A school principal allegedly tried to “censor” a queer student’s moving valedictorian speech – but it backfired spectacularly.
Bryce Dershem was sharing his turbulent experience of coming out at Eastern Regional High School in Voorhees, New Jersey, when his microphone was muted.
Wearing a Pride flag draped around his graduation robes, Dershem congratulated his classmates for successfully making their way through school before speaking about his own journey.
“For so long, I believed graduation was simply something that happened. I didn’t realise how wrong I was until it almost didn’t happen for me,” Dershem said.
“We brand high school as four years of self discovery, but few of us even know where to begin. After I came out as queer [in] freshman year, I felt so alone. I didn’t know who to turn to for support.”
At that point, his microphone was switched off. Video footage of the incident shows the school principal walking up to the podium, taking his microphone and the sheet of paper his speech was written on.
“Dr Tull came up to the stage he grabbed the paper I brought and crumpled it in front of me,” Dershem told NBC Philadelphia.
“He pointed to the speech he had written for me, effectively, and told me I was to say that and nothing else.”
A new microphone was supplied, but Dershem didn’t read the approved speech – he had memorised his own words in a spectacular rebuke to his school.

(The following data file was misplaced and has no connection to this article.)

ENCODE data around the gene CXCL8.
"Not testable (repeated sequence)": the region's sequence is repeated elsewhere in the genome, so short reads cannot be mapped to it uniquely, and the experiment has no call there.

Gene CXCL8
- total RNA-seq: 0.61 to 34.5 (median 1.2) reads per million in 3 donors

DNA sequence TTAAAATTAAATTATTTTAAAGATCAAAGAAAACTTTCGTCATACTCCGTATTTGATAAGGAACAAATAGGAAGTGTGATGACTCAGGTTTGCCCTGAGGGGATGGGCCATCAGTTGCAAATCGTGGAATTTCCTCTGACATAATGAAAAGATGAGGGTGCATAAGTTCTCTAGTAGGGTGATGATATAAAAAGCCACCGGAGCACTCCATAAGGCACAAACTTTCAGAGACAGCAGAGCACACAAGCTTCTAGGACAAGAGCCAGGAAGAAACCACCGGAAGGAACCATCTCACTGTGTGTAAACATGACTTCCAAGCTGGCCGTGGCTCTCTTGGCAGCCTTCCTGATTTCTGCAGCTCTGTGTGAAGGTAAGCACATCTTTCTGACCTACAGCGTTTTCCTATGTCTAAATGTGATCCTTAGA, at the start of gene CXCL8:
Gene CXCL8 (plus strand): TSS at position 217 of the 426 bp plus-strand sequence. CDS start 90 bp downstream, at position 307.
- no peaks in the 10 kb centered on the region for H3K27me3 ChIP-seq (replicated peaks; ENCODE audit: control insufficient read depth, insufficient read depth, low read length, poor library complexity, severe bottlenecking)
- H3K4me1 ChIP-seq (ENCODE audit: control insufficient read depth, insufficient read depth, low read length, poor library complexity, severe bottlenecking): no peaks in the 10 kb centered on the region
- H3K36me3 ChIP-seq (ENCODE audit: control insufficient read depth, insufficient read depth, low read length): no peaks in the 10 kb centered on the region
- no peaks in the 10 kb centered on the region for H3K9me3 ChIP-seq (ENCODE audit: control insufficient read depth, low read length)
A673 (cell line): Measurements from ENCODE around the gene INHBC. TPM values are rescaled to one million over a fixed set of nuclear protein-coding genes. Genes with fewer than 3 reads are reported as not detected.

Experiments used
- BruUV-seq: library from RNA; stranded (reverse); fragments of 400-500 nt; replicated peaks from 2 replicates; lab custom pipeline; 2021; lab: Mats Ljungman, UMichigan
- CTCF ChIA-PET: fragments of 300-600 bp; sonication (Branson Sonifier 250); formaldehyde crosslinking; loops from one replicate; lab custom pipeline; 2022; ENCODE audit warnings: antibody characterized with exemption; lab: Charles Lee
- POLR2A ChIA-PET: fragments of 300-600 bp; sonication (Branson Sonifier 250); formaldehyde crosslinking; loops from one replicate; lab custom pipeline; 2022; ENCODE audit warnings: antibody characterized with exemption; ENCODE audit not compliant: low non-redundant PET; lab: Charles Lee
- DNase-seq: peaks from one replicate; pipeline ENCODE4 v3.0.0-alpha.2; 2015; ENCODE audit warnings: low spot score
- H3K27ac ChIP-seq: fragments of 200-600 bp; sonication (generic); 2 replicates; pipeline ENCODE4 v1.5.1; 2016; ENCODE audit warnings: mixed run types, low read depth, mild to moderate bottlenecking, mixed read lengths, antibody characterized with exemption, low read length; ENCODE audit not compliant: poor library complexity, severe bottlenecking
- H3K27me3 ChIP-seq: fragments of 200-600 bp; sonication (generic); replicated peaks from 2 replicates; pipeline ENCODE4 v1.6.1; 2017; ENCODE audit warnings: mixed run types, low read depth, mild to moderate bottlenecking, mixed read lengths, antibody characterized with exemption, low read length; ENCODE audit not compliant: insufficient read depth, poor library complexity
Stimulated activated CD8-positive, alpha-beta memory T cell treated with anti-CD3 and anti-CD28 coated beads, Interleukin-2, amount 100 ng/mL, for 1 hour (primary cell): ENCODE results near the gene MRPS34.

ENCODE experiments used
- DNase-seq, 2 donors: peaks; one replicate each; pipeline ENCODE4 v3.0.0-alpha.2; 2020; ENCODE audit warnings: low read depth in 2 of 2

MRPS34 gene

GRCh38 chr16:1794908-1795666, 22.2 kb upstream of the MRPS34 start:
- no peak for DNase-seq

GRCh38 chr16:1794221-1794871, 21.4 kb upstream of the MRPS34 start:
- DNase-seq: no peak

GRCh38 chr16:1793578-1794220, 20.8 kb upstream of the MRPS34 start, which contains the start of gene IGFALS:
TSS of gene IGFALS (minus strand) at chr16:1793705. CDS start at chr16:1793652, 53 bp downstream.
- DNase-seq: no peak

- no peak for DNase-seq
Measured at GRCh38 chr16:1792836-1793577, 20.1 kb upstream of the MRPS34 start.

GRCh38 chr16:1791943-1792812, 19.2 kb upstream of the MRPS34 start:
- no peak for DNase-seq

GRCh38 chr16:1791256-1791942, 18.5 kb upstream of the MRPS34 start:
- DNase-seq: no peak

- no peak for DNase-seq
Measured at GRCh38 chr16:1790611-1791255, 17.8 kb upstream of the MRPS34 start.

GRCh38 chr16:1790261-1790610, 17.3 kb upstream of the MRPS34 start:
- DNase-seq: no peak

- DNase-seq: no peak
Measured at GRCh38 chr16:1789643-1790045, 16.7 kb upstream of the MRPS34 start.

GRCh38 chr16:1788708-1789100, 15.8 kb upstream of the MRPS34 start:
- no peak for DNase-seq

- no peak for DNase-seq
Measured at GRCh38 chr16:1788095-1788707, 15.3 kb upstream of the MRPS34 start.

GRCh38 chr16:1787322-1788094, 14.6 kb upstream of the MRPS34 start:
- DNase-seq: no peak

School allegedly accused queer student Bryce Dershem of turning his speech into a ‘therapy session’
“As I was saying,” he continued to laughter from his fellow students, who chanted “let him speak” while his microphone was being replaced.
Dershem went on to recite his own empowering speech from memory, touching on issues of self-acceptance, discovery and equality.
Robert Cloutier, Eastern Camden County Regional School District superintendent, denied that the school censored Dershem’s speech in a statement released to NBC Philadelphia.
“Every year, all students speakers are assisted in shaping the speech, and all student speeches – which are agreed upon and approved in advance – are kept in the binder on the podium for the principal to conduct the graduation ceremony,” Cloutier said.
But Dershem claimed he was forced to take out any mention of his sexuality and his mental health issues by school administrators ahead of graduation day.
He said he was even told that graduation day was not “his therapy session”.
“I did feel censored,” the student said. “I felt as though they were trying to regulate the message I was going to say and take away the parts of my identity that I’m really proud of.”
Dershem also suggested that the school deliberately made the interruption to his speech look like a technical issue, but he said no similar incidents occurred for other speakers on the day.
Despite this, Dershem insisted that the incident was simply a speed bump on his mission to inspire others to be themselves.